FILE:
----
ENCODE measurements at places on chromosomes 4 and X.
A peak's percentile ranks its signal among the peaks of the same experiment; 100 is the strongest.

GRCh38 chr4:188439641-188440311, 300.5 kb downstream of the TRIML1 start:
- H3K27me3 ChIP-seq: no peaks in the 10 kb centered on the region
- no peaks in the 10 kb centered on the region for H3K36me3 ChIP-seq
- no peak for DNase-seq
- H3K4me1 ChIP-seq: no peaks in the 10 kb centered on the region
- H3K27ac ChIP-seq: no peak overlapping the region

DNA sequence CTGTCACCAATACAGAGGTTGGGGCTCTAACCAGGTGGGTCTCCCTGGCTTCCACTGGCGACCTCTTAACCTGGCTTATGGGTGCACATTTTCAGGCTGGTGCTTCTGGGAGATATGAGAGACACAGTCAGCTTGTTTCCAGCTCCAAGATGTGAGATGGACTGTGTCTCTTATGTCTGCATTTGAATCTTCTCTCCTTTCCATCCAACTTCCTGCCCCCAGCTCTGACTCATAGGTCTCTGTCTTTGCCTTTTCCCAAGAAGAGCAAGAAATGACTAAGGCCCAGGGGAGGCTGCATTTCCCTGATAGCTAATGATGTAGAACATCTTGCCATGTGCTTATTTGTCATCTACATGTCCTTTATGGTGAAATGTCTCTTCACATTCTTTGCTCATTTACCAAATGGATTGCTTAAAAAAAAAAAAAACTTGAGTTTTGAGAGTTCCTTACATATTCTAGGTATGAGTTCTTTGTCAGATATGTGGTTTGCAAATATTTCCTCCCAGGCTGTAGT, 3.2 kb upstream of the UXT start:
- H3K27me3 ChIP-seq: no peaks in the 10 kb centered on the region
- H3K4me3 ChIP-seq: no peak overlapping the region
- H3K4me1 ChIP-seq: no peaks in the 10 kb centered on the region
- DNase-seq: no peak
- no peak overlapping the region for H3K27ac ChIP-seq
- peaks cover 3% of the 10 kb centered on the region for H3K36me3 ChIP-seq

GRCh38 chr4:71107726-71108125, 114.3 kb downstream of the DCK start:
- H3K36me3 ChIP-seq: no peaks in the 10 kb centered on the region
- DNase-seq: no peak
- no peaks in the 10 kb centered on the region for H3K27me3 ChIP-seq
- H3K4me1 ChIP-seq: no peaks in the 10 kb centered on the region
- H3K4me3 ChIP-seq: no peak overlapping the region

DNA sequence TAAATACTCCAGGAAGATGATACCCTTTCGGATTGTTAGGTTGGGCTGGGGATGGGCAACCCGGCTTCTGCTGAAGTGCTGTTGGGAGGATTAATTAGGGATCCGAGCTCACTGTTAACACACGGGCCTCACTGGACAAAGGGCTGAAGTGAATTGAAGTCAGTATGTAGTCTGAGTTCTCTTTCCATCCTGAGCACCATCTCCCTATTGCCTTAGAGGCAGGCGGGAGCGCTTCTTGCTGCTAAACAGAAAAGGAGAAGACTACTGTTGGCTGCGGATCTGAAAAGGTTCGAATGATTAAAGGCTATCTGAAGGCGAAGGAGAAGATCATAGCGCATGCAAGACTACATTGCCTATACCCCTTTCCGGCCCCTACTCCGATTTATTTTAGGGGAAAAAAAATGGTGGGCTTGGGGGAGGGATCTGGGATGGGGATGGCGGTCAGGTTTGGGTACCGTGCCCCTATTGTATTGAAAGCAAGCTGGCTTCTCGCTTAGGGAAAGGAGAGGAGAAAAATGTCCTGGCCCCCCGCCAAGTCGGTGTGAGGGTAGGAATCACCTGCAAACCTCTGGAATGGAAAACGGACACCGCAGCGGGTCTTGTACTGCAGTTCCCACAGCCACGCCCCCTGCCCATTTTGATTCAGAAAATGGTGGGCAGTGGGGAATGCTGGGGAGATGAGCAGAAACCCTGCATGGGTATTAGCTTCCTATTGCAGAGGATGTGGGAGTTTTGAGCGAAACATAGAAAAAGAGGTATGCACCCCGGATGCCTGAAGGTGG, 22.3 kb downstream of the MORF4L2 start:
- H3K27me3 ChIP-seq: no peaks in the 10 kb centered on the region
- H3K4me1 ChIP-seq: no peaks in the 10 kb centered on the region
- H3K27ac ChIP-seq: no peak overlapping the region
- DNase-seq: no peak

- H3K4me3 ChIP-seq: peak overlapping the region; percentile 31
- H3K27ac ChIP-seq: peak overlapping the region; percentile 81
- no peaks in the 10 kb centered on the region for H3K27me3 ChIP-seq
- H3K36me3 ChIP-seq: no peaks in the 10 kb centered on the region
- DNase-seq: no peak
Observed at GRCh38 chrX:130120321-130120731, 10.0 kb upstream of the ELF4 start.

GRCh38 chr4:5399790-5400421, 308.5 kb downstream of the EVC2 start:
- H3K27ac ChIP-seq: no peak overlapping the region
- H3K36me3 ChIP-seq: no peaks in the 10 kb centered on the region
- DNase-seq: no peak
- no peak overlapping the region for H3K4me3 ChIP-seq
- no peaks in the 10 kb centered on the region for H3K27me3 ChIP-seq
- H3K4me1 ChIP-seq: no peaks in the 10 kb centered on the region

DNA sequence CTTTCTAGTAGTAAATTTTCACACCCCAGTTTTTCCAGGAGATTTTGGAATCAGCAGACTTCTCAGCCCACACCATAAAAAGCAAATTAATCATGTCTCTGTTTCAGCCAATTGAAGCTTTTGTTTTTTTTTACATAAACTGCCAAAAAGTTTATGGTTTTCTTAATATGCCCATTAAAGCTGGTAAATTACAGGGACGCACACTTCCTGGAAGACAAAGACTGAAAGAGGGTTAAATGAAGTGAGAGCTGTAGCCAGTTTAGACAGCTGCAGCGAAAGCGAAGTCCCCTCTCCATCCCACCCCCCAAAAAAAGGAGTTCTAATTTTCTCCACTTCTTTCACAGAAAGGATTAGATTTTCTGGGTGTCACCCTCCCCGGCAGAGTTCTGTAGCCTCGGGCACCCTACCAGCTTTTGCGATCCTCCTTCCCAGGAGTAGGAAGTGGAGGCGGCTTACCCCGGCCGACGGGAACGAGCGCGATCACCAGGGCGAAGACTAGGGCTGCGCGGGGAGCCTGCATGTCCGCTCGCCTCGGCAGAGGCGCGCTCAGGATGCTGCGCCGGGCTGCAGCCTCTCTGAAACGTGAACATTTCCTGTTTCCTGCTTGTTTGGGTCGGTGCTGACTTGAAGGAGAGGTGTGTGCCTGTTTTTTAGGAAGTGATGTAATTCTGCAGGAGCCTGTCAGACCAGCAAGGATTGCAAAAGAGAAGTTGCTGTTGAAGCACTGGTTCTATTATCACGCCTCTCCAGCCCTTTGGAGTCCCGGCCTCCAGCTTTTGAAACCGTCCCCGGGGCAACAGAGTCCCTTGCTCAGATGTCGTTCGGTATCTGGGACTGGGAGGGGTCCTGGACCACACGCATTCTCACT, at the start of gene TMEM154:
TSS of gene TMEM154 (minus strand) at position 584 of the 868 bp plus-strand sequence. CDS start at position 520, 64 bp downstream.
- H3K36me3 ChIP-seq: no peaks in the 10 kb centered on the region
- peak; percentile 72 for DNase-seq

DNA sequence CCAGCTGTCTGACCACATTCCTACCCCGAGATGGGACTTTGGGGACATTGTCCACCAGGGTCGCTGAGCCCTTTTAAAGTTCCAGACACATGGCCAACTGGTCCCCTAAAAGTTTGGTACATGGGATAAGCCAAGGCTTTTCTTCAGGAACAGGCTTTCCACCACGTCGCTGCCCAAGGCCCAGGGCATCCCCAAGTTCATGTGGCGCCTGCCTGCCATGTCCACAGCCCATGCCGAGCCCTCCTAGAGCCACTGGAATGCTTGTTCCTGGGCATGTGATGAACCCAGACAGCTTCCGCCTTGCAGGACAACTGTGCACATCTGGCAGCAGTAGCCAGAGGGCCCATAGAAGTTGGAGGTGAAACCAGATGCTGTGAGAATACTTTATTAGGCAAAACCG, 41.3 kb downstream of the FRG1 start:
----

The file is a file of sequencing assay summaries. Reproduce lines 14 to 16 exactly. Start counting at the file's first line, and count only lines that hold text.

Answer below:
- no peak overlapping the region for H3K27ac ChIP-seq
- peaks cover 3% of the 10 kb centered on the region for H3K36me3 ChIP-seq

GRCh38 chr4:71107726-71108125, 114.3 kb downstream of the DCK start: